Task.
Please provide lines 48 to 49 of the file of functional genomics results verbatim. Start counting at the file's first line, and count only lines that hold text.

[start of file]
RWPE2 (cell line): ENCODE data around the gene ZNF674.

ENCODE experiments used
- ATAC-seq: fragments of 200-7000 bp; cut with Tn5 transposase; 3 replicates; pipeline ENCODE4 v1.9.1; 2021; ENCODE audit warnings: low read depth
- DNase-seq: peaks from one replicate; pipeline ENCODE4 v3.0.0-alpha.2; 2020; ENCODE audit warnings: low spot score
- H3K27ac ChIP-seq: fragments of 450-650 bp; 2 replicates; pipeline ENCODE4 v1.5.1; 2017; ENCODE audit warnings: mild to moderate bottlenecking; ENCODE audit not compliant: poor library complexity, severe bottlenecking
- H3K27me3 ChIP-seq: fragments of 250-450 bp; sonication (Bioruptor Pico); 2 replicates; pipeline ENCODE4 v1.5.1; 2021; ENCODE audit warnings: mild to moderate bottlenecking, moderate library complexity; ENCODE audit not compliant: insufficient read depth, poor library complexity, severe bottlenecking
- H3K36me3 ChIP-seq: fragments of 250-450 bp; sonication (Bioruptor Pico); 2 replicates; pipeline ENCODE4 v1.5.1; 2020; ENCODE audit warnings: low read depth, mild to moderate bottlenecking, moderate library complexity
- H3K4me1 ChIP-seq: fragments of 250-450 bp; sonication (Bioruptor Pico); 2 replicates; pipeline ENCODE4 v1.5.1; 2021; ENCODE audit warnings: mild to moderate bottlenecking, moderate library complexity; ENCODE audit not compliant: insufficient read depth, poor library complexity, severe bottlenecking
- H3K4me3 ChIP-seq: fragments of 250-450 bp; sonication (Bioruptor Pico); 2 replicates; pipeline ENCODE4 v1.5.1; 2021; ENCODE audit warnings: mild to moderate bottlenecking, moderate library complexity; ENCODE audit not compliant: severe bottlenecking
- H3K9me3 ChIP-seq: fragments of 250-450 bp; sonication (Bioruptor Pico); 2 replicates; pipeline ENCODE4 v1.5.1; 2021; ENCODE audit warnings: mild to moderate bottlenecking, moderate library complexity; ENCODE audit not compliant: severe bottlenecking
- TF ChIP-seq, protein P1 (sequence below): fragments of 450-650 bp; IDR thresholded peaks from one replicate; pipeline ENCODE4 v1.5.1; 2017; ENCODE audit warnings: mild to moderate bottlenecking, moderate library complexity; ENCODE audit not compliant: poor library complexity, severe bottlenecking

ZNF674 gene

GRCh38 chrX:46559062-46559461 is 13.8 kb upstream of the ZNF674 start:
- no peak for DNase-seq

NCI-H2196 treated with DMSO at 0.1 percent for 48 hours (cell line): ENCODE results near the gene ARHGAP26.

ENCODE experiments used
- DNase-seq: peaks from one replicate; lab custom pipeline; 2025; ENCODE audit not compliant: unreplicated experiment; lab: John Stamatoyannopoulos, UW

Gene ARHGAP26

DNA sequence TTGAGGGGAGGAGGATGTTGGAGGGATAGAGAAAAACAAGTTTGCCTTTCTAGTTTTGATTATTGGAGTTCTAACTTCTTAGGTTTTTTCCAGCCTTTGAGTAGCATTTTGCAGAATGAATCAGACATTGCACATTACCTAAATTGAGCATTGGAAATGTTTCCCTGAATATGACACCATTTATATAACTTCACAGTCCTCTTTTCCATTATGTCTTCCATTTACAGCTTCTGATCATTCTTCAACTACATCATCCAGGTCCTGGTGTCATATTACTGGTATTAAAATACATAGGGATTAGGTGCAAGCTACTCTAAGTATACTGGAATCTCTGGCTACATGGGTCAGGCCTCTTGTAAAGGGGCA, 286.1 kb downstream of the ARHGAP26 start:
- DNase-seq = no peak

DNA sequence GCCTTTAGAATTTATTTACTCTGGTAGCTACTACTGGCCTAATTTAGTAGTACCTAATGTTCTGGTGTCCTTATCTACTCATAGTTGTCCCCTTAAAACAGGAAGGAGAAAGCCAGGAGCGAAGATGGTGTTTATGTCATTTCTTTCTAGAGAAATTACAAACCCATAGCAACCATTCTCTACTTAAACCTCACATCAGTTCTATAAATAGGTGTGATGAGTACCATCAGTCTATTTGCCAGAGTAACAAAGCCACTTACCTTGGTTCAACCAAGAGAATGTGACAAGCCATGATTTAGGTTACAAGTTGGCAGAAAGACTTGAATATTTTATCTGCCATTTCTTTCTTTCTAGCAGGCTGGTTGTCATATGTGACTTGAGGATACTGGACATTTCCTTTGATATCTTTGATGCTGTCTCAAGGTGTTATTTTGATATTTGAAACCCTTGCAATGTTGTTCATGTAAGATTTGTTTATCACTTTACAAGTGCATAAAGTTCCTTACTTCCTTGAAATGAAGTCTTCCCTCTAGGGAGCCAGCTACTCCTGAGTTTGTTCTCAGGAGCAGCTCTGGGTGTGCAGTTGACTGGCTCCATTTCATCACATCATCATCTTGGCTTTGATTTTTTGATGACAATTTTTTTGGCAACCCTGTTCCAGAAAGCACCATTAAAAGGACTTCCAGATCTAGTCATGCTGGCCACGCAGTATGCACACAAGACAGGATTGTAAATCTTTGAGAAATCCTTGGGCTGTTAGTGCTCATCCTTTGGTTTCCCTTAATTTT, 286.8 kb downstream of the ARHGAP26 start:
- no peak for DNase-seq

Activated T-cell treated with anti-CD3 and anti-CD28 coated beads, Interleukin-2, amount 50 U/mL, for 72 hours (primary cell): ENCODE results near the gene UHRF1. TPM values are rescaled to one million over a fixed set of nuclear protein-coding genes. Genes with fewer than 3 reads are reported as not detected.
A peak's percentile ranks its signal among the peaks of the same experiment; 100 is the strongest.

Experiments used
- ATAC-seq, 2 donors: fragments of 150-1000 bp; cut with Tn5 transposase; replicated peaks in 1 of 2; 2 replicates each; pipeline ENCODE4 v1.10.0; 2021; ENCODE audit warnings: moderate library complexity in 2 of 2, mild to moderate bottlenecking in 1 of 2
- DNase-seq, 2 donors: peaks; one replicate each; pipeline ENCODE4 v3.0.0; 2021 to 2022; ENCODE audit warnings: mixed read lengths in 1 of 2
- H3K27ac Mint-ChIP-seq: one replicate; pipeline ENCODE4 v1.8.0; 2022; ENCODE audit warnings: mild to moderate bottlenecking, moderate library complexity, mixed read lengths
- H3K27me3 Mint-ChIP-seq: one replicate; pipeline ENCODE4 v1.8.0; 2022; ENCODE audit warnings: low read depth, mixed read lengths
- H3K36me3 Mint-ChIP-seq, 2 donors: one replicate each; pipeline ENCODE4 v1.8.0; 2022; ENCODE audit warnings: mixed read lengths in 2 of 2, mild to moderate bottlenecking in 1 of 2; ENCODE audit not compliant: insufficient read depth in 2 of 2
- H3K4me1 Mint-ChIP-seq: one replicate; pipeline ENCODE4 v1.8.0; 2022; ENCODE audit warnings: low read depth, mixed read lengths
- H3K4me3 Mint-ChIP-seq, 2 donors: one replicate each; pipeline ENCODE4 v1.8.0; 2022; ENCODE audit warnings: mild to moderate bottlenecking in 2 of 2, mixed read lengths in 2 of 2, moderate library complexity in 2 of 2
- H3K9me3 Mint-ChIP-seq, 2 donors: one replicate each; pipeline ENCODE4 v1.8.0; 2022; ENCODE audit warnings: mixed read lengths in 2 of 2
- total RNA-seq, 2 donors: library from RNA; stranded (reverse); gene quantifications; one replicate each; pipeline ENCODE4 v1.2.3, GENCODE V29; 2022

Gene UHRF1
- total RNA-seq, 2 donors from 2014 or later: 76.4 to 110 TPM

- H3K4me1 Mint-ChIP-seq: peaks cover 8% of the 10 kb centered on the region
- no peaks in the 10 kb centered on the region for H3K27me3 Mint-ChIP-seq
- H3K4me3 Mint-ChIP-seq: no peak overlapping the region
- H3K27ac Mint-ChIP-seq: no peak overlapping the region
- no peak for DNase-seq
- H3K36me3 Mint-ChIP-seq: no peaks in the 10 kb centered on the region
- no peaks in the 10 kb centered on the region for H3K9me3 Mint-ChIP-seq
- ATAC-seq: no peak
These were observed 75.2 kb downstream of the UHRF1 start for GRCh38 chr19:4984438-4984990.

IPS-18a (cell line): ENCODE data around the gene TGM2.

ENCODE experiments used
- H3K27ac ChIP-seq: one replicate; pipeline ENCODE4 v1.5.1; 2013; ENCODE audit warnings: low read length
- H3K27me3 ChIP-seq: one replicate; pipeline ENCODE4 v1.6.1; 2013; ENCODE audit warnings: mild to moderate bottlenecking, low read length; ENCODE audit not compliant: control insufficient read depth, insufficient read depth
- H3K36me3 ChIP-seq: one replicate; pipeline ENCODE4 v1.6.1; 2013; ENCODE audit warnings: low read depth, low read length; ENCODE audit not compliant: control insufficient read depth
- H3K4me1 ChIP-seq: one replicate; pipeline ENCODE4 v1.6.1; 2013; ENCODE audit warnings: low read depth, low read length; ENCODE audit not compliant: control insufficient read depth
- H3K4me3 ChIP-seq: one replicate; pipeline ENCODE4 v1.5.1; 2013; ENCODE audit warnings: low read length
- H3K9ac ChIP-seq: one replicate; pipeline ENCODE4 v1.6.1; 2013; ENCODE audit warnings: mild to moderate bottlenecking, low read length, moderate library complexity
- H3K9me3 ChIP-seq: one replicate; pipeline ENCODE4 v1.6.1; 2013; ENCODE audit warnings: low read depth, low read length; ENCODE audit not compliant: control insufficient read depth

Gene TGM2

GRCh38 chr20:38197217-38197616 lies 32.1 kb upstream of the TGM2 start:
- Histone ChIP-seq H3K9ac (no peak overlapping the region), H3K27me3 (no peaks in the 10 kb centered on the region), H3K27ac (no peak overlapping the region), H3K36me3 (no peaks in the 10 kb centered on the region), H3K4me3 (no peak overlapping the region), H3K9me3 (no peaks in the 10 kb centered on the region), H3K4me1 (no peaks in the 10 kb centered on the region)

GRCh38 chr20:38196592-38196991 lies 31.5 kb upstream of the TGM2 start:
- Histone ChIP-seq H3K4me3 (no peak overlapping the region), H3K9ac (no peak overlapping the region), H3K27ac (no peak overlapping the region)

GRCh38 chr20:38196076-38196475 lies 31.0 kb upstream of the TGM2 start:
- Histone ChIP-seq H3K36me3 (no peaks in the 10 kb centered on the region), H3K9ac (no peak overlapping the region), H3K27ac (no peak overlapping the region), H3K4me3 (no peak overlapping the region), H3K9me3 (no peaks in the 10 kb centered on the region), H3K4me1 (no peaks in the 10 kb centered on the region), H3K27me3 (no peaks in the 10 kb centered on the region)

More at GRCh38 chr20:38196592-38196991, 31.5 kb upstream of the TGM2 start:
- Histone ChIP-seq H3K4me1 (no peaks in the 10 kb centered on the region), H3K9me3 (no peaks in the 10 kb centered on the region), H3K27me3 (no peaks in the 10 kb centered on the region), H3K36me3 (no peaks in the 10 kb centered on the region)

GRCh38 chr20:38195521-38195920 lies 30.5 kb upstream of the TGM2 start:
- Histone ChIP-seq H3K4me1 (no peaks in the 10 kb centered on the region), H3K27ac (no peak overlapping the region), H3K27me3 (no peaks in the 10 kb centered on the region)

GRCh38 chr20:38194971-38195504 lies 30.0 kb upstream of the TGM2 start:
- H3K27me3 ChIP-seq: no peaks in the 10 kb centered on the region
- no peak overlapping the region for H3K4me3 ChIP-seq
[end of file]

- H3K27ac ChIP-seq: one replicate; pipeline ENCODE4 v1.5.1; 2013; ENCODE audit warnings: low read length
- H3K27me3 ChIP-seq: one replicate; pipeline ENCODE4 v1.6.1; 2013; ENCODE audit warnings: mild to moderate bottlenecking, low read length; ENCODE audit not compliant: control insufficient read depth, insufficient read depth